of first-generation migrants describe the risks they had
to take to survive in a foreign and often hostile land.
Whereas a high level of risk taking appeared to be part
of survival, it was perpetuated by the belief that “God
will look after me”—that God will prevent anything untoward happening, but if anything should happen, God
will heal and sustain the person. Knowing these behavioral characteristics can assist health-care providers in
planning culturally sensitive interventions.
REFLECTIVE EXERCISE 30.3
Mr. and Mrs. Christou have a 17-year-old daughter, Helen, and
a 15-year-old son, George. Mr. Christou is a second-generation
British-born Greek Cypriot, while Mrs. Christou moved to
England from Cyprus at the age of 18. Both children are
attending the same school that is located in a predominantly
middle-class area of London. The couple and the children’s
grandparents, who also live in London, are very proud of the
children.
Helen and George are given a generous allowance each
week, but lately George has been borrowing money from his
sister. At first she did not mind, but when this became more
frequent she began to wonder what George did with the extra
money. She also saw him asking his grandmother for money.
George frequently told his parents that he was going to the
snooker club with his friends after school and on Saturdays.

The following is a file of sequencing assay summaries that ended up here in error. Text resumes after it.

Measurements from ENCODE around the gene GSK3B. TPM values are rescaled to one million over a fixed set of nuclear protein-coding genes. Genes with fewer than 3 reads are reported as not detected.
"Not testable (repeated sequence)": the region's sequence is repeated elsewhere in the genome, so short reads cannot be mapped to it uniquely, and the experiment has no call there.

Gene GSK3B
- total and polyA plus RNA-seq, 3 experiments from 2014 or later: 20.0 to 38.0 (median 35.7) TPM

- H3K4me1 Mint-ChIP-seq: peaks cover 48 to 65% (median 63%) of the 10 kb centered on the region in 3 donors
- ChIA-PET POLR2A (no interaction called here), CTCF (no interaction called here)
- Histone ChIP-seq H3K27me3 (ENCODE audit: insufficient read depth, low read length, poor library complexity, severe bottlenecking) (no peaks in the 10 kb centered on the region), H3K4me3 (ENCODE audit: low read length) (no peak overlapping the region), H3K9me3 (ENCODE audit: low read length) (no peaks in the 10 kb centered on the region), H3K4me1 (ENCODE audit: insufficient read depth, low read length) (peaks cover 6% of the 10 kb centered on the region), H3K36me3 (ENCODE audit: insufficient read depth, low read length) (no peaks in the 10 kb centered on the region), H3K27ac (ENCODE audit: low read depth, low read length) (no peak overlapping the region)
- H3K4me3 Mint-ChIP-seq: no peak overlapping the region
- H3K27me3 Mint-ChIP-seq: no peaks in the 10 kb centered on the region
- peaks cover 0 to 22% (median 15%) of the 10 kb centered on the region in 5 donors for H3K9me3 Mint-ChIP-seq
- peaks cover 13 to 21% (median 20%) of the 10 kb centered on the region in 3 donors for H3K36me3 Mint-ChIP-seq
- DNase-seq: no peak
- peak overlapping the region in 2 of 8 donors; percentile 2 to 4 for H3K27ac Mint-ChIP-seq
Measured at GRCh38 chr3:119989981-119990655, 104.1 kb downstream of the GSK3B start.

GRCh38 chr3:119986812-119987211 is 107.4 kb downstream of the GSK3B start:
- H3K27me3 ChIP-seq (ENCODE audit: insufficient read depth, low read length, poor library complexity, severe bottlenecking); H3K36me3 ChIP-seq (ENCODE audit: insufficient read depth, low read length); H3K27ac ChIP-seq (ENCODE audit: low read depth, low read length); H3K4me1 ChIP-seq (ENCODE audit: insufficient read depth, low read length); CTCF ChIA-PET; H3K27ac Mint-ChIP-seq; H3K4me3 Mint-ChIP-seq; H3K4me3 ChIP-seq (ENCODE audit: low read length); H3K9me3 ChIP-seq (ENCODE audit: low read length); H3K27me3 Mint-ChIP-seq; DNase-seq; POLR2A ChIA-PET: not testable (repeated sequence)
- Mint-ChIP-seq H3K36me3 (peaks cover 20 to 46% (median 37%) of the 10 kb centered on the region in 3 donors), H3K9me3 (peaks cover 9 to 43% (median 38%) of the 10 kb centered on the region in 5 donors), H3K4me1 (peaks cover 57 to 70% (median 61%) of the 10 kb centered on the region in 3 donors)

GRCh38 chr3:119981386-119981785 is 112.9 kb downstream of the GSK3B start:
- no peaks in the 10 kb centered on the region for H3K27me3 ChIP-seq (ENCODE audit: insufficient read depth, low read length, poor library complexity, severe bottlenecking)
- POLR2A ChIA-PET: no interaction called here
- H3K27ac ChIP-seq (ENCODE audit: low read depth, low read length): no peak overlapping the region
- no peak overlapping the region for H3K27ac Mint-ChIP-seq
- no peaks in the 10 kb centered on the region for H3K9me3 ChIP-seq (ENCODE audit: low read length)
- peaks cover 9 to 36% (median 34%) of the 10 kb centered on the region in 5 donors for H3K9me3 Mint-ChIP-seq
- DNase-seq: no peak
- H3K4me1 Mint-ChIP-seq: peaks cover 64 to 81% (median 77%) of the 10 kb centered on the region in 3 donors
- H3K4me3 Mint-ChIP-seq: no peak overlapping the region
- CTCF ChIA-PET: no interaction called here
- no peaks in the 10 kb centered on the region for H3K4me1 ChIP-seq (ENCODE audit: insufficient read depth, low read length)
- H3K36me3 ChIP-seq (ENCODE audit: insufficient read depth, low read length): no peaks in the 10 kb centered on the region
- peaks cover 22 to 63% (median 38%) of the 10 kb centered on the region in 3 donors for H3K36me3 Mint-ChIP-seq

One day, while waiting to catch the bus home after school,
she saw George with a group of boys smoking behind the
bus shelter. That evening she confronted her brother who
admitted that he occasionally used cannabis. She told him that
unless he gives this up within 2 weeks she will tell their parents. He promised to do so, but after 2 weeks he was still
using cannabis. Helen informed their parents. Their first reaction was one of surprise; they could not believe that their
“perfect and clever” son whom they brought up to know
right from wrong, whom they trusted and had a loving relationship with, could get into “bad company” and take drugs.
Following their disbelief, they had a very angry argument
with their son who told them that he realized how hurt
they would be if they found out. The parents told him that